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5 Authors Who HATED The Movie Adaptations Of Their Books

They have some *harsh* words about how their stories were spun.

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Movie adaptations of books are, for the most part, hits or misses. After all, there is a certain difficulty in summarising a 500-page book into a two-hour movie. Nevertheless, movie adaptations of books are popular because a) producers can capitalise on the existing fandom of the book and b) they don’t have to create a whole story from scratch. But, as it turns out, the authors of some of the most iconic book-turned-movies to hit our screens are actually really, really, unhappy (read: despised) with the final product. These include…

 

1. Roald Dahl: ‘Willy Wonka & the Chocolate Factory’ (IMDb: 7.8/10; Rotten Tomatoes: 90%)

 

The Book: Charlie and the Chocolate Factory (1964) / The Movie: Willy Wonka & the Chocolate Factory (1971)

The Tea: Despite being credited as the screenwriter for the 1971 movie, Roald Dahl was… well… dissatisfied with the end product of the movie. Not only has Dahl publicly disowned the film he dismissed director Mel Stuart as being someone with “no talent or flair whatsoever.” He also went on to say some pretty critical things about Gene Wilder’s performance as Willy Wonka and lamented the film’s choice to place emphasis on the character of Wonka over Charlie. After all, the book is titled ‘Charlie and the Chocolate Factory’.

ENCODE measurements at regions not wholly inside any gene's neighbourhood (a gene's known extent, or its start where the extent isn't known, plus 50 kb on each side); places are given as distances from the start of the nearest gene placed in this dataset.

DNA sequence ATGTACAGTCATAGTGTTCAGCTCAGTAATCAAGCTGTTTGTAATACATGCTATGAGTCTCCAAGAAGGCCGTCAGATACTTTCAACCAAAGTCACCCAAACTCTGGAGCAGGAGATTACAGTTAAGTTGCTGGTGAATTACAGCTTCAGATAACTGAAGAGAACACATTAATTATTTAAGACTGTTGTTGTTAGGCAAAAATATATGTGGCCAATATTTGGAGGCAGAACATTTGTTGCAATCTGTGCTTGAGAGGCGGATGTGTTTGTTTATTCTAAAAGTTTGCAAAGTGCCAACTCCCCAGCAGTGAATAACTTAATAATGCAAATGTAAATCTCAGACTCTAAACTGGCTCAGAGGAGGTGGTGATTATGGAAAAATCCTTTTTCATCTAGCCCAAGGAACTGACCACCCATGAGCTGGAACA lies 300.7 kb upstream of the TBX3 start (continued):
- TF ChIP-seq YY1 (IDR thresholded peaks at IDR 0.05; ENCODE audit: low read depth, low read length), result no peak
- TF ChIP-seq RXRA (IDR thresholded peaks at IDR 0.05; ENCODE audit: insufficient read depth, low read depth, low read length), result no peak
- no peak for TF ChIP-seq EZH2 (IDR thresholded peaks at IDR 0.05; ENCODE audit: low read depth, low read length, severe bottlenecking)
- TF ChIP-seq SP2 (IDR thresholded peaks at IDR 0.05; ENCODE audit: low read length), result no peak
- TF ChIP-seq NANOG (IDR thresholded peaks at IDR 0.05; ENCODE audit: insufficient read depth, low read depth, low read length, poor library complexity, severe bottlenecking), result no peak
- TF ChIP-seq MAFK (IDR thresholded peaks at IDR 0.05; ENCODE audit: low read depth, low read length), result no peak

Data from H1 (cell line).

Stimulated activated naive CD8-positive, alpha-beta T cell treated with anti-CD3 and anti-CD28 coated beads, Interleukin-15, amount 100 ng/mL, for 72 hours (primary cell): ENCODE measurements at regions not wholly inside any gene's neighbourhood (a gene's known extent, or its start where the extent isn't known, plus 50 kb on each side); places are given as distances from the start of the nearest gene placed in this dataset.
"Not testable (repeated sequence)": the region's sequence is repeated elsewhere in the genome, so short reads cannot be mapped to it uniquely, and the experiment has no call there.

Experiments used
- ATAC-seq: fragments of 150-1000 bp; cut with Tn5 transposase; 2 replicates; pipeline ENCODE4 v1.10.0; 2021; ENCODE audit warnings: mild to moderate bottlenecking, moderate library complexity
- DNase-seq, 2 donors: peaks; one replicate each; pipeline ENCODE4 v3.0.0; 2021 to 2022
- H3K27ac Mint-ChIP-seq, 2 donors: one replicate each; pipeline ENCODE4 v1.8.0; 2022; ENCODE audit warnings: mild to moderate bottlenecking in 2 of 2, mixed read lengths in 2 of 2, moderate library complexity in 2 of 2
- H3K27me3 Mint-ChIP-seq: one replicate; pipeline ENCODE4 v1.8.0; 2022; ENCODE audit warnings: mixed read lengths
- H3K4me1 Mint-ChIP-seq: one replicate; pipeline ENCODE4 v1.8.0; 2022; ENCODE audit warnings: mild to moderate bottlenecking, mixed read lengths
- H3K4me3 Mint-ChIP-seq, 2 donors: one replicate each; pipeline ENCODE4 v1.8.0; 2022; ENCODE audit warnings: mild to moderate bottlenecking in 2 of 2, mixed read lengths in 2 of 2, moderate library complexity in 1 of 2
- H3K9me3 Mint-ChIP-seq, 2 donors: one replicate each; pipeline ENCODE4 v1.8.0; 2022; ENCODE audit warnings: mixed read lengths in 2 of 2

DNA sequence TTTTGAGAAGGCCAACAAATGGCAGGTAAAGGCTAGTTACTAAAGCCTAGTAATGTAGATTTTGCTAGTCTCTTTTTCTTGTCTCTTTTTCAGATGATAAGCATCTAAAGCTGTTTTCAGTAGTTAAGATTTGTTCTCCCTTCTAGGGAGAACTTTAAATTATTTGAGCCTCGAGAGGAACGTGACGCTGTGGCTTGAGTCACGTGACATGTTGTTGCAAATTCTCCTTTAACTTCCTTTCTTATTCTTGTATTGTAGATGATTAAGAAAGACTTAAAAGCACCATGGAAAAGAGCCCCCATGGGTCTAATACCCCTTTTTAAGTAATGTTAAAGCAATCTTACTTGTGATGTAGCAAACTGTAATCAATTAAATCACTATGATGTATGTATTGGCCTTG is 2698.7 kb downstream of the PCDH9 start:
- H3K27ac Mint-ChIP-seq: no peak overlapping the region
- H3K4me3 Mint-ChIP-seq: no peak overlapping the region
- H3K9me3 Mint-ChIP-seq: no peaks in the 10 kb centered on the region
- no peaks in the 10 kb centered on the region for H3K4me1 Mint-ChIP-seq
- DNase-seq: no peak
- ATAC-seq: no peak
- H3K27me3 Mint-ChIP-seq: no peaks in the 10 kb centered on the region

I wonder what he’d say about the upcoming prequel to the story, ‘Wonka’ and the potential casting of Tom Holland / Timothée Chalamet for the titular role.

 

2. Rick Riordan: ‘Percy Jackson & The Lightning Thief’ (IMDb: 5.9/10;  Rotten Tomatoes: 49%)

 

The Books: Percy Jackson & the Olympians series (five books, published between 2005 and 2009) / The Movies: Percy Jackson & the Olympians: The Lightning Thief (2010) & Percy Jackson: Sea of Monsters (2013)

The Tea: To say that Rick Riordan is disappointed is with the movies is an understatement. Heck, if you’ve read the books and went to see the movie as a fan, you’d be disappointed to! But unlike us fans, Riordan didn’t actually go to see the movies. In fact, just by reading the script alone, Riordan decided that the film adaptations of his work were going to be bad, even going as far as to say:

 

“They should censor the entire thing. Just two hours of blank screen. It’s my life’s work going through a meat grinder when I pleaded with them not to do it.”

 

Unlike Dahl, however, Riordan doesn’t have any qualms about the casting (neither do us fans, really) but takes issue with the direction of the movie. In 2018, Riordan released the letters he wrote to the filmmakers during development, laying out his concerns and disappointments, such as the decision to make the characters older than they were in the book (a decision he says “kills any possibility of a movie franchise”) and just… straight-up bad writing (“the script as a whole is terrible”).

 

Thankfully, Riordan has teamed up with Disney+ to create a series based on his books that’ll – hopefully – breathe new life into the much-loved world of Percy Jackson

 

3. Richard Matheson – ‘I Am Legend’ (IMDb: 7.2/10; Rotten Tomatoes: 68%)